Trump Opens the Door to New Offshore Drilling. California Tries to Close It

Platform Holly in the Santa Barbara Channel is pictured near the horizon.
Platform Holly in the Santa Barbara Channel is pictured near the horizon.

California leaders are taking steps to prevent the Trump administration from realizing its dream of a new wave of offshore drilling along the Golden State's coast.

Recently proposed state regulations would essentially block any new offshore oil drilling operations from leasing space in state-controlled waters for pipelines. If successful, the amendments to Senate Bill 188 by Sen. Hannah-Beth Jackson of Santa Barbara and Senate leader Kevin de León of Los Angeles could make it difficult for Big Oil to get any offshore-derived crude to the mainland.

But despite Jackson's vow to prevent shipping and processing of oil extracted from the coastline, it would be difficult for California to keep future drilling operations from using tankers to get that product to land, says David Pettit, a senior senior attorney at the Natural Resources Defense Council.

The Trump administration's vision of a coastline dotted with more drilling platforms is years away. On Friday Trump signed an executive order to expand offshore oil and gas exploration in the Outer Continental Shelf. California is not named in that order, but Trump directed Secretary of the Interior Ryan Zinke to review the list of U.S. National Marine Sanctuaries and Monuments, which essentially protects the California coast from new drilling.

"That's how it would go down — if Interior took away monument designations, conceivably those areas could be open to oil drilling," Pettit says.

California controls its first three miles of waters off the coastline, but beyond that distance the feds could create an open season for crude hunting. The proposed changes to Senate Bill 188 — exact language is expected this week — would stop the State Lands Commission from approving new pipeline leases and ban "other infrastructure needed for new or expanded oil and gas development, such as piers and wharves," Senator Jackson said during a teleconference Friday.

"For the sake of our environment, our economy and our quality of life, the door that Trump wants to open to more offshore oil and gas drilling, we will close shut — right at the three-mile mark where our state waters and state jurisdiction begins," she said.

A joint statement crafted by the governors of California, Oregon and Washington called Trump's action "short-sighted." In his own statement, Lt. Gov. Gavin Newsom raised the idea of a state blockade of drilling pipelines even without the new legislative language from Jackson and de León. "The State Lands Commission, which manages or has oversight of all submerged lands along California's entire coastline, is unequivocally resolved to create an environmental rampart along California's coast," he said.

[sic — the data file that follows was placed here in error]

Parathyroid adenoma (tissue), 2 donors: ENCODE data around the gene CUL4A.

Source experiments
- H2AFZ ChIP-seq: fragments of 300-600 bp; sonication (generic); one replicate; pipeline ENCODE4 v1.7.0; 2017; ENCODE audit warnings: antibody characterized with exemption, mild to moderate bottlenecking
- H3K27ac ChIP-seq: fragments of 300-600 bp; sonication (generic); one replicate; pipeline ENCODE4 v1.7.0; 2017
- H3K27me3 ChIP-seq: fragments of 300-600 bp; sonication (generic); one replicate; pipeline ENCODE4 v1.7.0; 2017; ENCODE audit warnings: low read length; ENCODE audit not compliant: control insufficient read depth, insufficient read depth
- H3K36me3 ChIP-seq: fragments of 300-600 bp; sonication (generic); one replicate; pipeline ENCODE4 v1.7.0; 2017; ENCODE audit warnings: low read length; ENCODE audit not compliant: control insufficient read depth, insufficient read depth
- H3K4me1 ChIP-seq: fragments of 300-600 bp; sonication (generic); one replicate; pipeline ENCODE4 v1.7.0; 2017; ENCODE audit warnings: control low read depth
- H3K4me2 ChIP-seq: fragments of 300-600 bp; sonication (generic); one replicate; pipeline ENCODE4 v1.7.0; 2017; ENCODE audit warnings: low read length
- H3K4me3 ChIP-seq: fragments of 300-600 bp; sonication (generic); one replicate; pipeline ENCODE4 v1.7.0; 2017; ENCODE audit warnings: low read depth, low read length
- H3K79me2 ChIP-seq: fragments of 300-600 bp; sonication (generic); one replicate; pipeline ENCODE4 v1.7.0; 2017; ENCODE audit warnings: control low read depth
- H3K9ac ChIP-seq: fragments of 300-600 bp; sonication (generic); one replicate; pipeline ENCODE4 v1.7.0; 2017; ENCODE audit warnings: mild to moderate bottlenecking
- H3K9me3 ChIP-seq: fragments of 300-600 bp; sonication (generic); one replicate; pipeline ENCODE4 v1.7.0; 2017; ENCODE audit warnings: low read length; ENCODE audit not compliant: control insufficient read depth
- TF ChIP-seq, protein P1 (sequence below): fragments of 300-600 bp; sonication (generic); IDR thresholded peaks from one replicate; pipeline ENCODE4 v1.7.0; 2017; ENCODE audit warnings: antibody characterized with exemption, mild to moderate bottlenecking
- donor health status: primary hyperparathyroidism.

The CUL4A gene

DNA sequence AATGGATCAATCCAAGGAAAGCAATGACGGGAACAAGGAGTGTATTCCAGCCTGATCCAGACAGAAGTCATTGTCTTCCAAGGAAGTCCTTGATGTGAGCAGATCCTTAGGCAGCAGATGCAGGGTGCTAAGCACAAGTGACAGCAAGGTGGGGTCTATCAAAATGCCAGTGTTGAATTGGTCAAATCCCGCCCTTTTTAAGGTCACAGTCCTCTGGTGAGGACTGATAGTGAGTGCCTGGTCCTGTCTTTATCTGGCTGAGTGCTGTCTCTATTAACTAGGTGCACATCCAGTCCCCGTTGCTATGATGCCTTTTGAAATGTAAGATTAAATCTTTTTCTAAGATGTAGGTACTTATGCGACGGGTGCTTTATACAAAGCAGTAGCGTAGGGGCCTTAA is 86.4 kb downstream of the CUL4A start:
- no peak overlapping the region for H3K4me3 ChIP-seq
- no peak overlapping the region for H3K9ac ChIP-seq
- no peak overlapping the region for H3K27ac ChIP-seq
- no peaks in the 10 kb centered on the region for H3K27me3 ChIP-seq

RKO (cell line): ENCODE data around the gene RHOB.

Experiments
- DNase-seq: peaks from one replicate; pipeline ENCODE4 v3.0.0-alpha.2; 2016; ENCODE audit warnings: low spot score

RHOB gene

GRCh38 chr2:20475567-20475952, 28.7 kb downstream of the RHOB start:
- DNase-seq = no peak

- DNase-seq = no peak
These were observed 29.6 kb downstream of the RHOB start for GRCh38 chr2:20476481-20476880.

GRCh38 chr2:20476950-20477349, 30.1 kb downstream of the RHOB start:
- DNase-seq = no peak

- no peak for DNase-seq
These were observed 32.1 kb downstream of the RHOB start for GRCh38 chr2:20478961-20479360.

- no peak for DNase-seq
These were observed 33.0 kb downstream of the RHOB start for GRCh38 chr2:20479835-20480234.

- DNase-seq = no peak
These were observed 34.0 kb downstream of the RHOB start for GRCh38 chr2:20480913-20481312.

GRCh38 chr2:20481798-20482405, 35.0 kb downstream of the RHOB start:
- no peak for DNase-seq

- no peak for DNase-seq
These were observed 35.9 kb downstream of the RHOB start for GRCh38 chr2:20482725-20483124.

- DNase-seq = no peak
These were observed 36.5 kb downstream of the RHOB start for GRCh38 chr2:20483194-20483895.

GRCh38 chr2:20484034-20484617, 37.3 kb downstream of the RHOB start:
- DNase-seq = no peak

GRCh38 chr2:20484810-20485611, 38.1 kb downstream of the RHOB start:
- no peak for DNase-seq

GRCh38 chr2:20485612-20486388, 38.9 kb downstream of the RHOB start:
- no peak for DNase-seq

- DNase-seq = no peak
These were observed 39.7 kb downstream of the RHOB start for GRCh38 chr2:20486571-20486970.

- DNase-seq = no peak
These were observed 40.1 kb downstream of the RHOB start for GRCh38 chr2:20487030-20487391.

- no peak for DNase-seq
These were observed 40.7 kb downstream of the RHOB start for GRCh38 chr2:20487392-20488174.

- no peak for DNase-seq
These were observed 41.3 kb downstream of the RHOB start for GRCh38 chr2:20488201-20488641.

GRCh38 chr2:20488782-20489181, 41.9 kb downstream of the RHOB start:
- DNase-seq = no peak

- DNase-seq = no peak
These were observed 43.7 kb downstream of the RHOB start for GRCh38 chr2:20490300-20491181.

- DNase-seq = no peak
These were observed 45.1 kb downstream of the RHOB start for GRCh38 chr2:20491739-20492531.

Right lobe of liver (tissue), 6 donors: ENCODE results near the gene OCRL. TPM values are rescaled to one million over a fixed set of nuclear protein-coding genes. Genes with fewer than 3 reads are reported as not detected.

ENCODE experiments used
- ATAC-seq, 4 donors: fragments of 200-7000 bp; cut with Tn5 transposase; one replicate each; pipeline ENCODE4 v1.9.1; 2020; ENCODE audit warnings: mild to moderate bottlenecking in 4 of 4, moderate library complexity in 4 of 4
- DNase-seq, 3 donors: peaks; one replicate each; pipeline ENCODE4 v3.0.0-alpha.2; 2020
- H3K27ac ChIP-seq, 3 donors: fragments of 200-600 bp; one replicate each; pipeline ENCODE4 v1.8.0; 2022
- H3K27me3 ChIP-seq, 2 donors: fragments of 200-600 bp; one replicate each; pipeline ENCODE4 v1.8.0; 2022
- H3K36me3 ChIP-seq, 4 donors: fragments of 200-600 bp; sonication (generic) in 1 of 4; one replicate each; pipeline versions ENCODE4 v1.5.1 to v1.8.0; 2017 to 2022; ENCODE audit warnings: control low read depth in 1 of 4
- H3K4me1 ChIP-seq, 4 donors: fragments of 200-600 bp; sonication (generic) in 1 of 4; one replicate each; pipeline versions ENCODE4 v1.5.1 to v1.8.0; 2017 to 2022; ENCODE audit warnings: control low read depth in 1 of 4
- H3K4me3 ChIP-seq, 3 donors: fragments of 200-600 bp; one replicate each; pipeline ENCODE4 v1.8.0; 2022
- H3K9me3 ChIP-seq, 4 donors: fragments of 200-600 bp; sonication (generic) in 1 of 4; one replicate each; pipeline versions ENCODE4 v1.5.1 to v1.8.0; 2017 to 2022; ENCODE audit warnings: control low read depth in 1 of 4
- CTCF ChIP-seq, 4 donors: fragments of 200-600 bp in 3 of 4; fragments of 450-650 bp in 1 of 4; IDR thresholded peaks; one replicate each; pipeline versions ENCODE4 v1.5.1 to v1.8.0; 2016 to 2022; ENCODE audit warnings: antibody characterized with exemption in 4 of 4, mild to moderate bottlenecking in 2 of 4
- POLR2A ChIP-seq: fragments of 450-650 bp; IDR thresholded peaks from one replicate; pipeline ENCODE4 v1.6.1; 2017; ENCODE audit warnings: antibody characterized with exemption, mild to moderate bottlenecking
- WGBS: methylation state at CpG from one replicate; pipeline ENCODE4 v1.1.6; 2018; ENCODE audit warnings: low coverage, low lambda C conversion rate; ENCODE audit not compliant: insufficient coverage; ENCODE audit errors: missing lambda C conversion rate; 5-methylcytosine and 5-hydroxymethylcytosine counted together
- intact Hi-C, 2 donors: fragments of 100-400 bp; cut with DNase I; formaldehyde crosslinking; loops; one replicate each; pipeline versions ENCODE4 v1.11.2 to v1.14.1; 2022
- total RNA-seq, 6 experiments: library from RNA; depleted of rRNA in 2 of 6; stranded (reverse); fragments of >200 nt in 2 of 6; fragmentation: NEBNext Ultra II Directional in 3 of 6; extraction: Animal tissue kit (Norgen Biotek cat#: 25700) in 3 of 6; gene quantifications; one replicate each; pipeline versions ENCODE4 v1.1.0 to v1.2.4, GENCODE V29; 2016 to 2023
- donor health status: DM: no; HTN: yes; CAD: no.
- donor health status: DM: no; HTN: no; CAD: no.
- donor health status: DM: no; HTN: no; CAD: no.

Indeed, Pettit says that the governor's office probably could block pipeline building on its own. But he said having a law on the books "would help if this ended up in court." And if the day comes for groundbreaking on new oil drilling off the California coast, the matter would likely result in U.S.-versus-California litigation, the attorney says.

Trump says his plan for more oil exploration will create jobs. "Today we're unleashing American energy and clearing the way for thousands and thousands of high-paying American energy jobs," he said Friday.

California leaders and environmentalists, who often point out that clean energy is doing some hiring of its own, are mostly concerned about the possibility of future oil spills — not to mention the specter of a coastal view photobombed by steel structures. The Santa Barbara oil spill of 1969, which saw 100,000 barrels of crude flow into the Santa Barbara Channel after a well in federal waters failed, helped to spark the contemporary environmental movement and was a leading factor in the establishment of Earth Day. "We can't forget that," Jackson said during the teleconference.

De León argued during the same call that "the state’s $45 billion ocean economy" would be affected if more unsightly drilling is allowed off the coast.

According to the NRDC, "There has been no new or expanded leasing to oil companies in state waters since 1969, after the infamous Santa Barbara oil spill. In federal waters off California, there have been no new leases since 1984."

Pettit says the possibility of new drilling is years away. But that doesn't mean California shouldn't act now. "It's not an immediate threat in the sense we're not going to see new oil drilling off the coast of Malibu tomorrow," he says. "But we need to stay vigilant."


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